Now, belboz has set a great example on how to help out an Otter in need... I would really appreciate it if you would do the same. And, hey, didn't I help you out by taking care of a little issue for you last week? This is the least you could do in return!
Old 10-16-01, 11:54 PM
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Originally posted by Dead

With all the out of work comedians due to the poor economy, I get stuck with you!

Now, belboz has set a great example on how to help out an Otter in need... I would really appreciate it if you would do the same. And, hey, didn't I help you out by taking care of a little issue for you last week? This is the least you could do in return!
Blah, blah, blah.

You hardly gave any information as to what you require. Range? Number of wireless computers? Security/encryption level? RF environment?

There are industrial strength solutions and consumer/small business type ones. Expensive ones, and cheap ones. Highly manageable ones, and ones that provide the bare minimum.

What are you looking for? If it's something mainstream, there have been several reviews by PC Magazine and eWeek.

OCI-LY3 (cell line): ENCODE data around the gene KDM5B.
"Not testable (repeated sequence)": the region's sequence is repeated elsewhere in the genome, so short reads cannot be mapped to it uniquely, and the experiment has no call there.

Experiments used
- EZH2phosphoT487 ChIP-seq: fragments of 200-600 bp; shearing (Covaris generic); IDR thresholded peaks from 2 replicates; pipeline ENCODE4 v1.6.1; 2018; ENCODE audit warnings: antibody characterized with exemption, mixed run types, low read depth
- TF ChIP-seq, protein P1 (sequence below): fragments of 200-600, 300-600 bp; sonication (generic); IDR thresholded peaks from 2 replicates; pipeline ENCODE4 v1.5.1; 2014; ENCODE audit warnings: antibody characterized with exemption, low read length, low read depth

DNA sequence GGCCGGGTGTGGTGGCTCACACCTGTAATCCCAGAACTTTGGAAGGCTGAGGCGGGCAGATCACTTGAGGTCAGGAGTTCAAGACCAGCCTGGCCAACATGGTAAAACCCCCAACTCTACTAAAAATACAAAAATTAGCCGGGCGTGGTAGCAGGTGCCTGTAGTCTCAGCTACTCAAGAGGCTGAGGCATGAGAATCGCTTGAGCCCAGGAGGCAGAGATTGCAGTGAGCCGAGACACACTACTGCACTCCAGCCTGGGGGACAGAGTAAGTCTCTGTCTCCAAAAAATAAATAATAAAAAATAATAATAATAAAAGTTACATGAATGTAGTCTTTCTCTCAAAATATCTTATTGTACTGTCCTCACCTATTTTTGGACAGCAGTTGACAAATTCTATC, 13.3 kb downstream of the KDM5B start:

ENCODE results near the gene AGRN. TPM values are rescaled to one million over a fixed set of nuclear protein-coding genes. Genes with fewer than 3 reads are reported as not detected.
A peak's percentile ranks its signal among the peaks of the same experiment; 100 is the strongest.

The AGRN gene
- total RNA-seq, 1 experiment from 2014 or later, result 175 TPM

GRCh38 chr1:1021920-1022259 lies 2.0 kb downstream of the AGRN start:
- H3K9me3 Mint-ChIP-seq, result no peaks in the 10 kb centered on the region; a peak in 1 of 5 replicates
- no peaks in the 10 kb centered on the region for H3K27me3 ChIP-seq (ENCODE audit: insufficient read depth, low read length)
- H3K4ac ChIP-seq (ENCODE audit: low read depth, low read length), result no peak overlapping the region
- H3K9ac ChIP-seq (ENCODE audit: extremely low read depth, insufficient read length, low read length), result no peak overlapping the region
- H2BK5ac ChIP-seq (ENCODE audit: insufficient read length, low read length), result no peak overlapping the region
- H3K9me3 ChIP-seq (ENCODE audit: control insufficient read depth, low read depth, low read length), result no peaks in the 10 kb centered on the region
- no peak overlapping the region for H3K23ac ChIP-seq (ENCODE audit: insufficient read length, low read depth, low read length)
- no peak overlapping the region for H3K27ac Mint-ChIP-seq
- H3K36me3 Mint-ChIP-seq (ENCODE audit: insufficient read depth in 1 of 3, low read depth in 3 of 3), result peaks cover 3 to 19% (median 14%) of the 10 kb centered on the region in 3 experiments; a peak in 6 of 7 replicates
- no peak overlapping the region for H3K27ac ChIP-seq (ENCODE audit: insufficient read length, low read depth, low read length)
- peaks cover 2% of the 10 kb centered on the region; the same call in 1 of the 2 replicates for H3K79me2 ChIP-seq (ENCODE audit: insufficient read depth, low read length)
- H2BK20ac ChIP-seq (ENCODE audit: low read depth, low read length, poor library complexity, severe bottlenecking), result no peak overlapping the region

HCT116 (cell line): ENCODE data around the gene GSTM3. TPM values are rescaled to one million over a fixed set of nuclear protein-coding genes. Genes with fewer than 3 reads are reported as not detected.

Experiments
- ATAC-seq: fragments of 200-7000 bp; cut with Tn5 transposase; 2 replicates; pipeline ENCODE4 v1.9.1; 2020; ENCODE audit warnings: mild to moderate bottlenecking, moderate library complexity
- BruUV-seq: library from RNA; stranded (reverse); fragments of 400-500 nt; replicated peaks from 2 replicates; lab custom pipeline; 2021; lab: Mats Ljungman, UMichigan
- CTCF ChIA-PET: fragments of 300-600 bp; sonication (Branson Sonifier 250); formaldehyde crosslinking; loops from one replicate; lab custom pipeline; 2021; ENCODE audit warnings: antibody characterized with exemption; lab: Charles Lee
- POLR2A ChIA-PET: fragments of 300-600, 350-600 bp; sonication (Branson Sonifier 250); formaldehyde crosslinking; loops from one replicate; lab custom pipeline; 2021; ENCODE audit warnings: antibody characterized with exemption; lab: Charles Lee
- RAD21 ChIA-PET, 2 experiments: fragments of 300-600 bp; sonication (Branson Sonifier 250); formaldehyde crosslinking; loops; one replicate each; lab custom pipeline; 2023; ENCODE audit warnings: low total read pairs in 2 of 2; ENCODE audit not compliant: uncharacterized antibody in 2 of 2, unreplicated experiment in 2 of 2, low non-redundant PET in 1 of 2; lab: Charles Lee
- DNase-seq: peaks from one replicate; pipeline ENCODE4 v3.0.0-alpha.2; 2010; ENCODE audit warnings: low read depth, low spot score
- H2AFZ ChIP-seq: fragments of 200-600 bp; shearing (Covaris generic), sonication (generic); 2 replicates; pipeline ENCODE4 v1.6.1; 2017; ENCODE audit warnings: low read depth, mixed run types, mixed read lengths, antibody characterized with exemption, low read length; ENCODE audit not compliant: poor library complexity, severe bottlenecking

I would suggest you check out Cisco's Aironet products as a general reference to a decent one. http://www.cisco.com/warp/public/44/jump/wireless.shtml
Old 10-17-01, 09:38 AM
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Originally posted by X
Blah, blah, blah.

You hardly gave any information as to what you require. Range? Number of wireless computers? Security/encryption level? RF environment?

There are industrial strength solutions and consumer/small business type ones. Expensive ones, and cheap ones. Highly manageable ones, and ones that provide the bare minimum.

What are you looking for? If it's something mainstream, there have been several reviews by PC Magazine and eWeek.